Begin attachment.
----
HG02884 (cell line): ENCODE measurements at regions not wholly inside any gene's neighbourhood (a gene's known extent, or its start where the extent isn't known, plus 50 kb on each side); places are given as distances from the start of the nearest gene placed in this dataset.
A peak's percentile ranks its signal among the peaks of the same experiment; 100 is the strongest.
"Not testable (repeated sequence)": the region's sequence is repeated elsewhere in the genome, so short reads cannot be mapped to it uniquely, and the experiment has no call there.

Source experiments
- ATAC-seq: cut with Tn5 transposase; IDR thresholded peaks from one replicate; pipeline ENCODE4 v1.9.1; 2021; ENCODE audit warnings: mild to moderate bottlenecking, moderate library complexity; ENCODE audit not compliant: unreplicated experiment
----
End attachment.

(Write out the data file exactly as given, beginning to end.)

HG02884 (cell line): ENCODE measurements at regions not wholly inside any gene's neighbourhood (a gene's known extent, or its start where the extent isn't known, plus 50 kb on each side); places are given as distances from the start of the nearest gene placed in this dataset.
A peak's percentile ranks its signal among the peaks of the same experiment; 100 is the strongest.
"Not testable (repeated sequence)": the region's sequence is repeated elsewhere in the genome, so short reads cannot be mapped to it uniquely, and the experiment has no call there.

Source experiments
- ATAC-seq: cut with Tn5 transposase; IDR thresholded peaks from one replicate; pipeline ENCODE4 v1.9.1; 2021; ENCODE audit warnings: mild to moderate bottlenecking, moderate library complexity; ENCODE audit not compliant: unreplicated experiment